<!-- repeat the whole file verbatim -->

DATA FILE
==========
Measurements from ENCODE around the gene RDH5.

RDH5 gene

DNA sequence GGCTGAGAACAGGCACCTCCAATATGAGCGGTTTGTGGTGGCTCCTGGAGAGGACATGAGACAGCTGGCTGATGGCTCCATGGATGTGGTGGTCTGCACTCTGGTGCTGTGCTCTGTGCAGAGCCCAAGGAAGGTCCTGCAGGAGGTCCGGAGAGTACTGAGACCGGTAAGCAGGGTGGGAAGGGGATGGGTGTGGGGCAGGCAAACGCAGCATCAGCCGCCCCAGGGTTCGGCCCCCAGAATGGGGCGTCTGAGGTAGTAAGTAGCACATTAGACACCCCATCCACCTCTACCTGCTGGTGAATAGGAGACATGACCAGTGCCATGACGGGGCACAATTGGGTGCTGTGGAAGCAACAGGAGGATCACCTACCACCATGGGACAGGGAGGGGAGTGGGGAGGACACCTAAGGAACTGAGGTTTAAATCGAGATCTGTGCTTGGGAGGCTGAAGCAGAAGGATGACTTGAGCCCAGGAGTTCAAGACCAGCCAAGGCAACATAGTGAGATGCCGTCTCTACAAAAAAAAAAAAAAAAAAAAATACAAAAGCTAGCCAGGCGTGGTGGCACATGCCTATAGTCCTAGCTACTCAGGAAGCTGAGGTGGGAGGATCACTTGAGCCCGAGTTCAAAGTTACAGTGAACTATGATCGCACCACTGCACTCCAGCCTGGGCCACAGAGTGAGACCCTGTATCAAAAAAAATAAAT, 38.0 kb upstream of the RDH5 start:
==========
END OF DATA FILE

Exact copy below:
Measurements from ENCODE around the gene RDH5.

RDH5 gene

DNA sequence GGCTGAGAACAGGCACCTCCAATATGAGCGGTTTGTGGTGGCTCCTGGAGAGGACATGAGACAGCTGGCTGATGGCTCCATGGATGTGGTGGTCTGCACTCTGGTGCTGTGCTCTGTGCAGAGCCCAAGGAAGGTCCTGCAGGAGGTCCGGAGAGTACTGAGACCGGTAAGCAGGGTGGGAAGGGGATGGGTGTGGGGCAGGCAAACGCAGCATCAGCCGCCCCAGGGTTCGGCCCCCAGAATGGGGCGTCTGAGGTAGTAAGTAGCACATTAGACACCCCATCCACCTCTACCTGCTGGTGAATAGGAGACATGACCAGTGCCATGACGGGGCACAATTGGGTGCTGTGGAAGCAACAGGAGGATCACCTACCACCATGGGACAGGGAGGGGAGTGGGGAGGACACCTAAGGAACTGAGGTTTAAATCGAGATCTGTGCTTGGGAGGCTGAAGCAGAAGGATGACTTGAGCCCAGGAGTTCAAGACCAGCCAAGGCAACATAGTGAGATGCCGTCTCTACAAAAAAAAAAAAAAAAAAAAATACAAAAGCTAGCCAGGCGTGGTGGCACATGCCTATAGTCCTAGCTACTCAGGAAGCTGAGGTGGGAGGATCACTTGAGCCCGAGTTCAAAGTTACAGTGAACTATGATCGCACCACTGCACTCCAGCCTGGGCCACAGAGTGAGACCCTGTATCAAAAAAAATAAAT, 38.0 kb upstream of the RDH5 start: